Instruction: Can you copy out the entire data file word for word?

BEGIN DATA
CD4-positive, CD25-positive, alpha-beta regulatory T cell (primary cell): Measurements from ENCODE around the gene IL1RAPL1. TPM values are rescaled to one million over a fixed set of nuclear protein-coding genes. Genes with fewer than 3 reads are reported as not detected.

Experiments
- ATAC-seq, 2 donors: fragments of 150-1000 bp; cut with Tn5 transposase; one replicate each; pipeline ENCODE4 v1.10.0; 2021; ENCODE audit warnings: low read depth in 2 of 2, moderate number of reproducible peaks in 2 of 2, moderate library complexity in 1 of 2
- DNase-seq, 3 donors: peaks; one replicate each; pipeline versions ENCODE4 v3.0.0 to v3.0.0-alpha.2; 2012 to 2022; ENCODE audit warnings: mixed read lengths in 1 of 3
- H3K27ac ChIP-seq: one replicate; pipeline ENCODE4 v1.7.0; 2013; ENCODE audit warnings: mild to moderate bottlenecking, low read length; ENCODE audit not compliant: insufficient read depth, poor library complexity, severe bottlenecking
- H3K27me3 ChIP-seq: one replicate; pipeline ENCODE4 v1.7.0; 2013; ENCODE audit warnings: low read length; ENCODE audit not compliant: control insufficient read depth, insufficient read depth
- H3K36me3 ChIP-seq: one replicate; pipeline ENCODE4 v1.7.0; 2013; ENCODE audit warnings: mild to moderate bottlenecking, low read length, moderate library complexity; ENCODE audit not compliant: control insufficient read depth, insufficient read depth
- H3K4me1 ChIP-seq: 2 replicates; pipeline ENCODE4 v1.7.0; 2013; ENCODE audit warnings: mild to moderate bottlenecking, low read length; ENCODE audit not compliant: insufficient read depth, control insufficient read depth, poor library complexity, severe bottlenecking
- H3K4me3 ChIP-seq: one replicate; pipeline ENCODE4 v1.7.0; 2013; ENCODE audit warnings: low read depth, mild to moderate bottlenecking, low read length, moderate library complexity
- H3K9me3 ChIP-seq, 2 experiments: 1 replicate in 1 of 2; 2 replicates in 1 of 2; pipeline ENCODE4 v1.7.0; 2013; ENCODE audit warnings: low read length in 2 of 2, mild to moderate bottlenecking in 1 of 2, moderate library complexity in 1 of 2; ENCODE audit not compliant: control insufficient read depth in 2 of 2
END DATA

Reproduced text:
CD4-positive, CD25-positive, alpha-beta regulatory T cell (primary cell): Measurements from ENCODE around the gene IL1RAPL1. TPM values are rescaled to one million over a fixed set of nuclear protein-coding genes. Genes with fewer than 3 reads are reported as not detected.

Experiments
- ATAC-seq, 2 donors: fragments of 150-1000 bp; cut with Tn5 transposase; one replicate each; pipeline ENCODE4 v1.10.0; 2021; ENCODE audit warnings: low read depth in 2 of 2, moderate number of reproducible peaks in 2 of 2, moderate library complexity in 1 of 2
- DNase-seq, 3 donors: peaks; one replicate each; pipeline versions ENCODE4 v3.0.0 to v3.0.0-alpha.2; 2012 to 2022; ENCODE audit warnings: mixed read lengths in 1 of 3
- H3K27ac ChIP-seq: one replicate; pipeline ENCODE4 v1.7.0; 2013; ENCODE audit warnings: mild to moderate bottlenecking, low read length; ENCODE audit not compliant: insufficient read depth, poor library complexity, severe bottlenecking
- H3K27me3 ChIP-seq: one replicate; pipeline ENCODE4 v1.7.0; 2013; ENCODE audit warnings: low read length; ENCODE audit not compliant: control insufficient read depth, insufficient read depth
- H3K36me3 ChIP-seq: one replicate; pipeline ENCODE4 v1.7.0; 2013; ENCODE audit warnings: mild to moderate bottlenecking, low read length, moderate library complexity; ENCODE audit not compliant: control insufficient read depth, insufficient read depth
- H3K4me1 ChIP-seq: 2 replicates; pipeline ENCODE4 v1.7.0; 2013; ENCODE audit warnings: mild to moderate bottlenecking, low read length; ENCODE audit not compliant: insufficient read depth, control insufficient read depth, poor library complexity, severe bottlenecking
- H3K4me3 ChIP-seq: one replicate; pipeline ENCODE4 v1.7.0; 2013; ENCODE audit warnings: low read depth, mild to moderate bottlenecking, low read length, moderate library complexity
- H3K9me3 ChIP-seq, 2 experiments: 1 replicate in 1 of 2; 2 replicates in 1 of 2; pipeline ENCODE4 v1.7.0; 2013; ENCODE audit warnings: low read length in 2 of 2, mild to moderate bottlenecking in 1 of 2, moderate library complexity in 1 of 2; ENCODE audit not compliant: control insufficient read depth in 2 of 2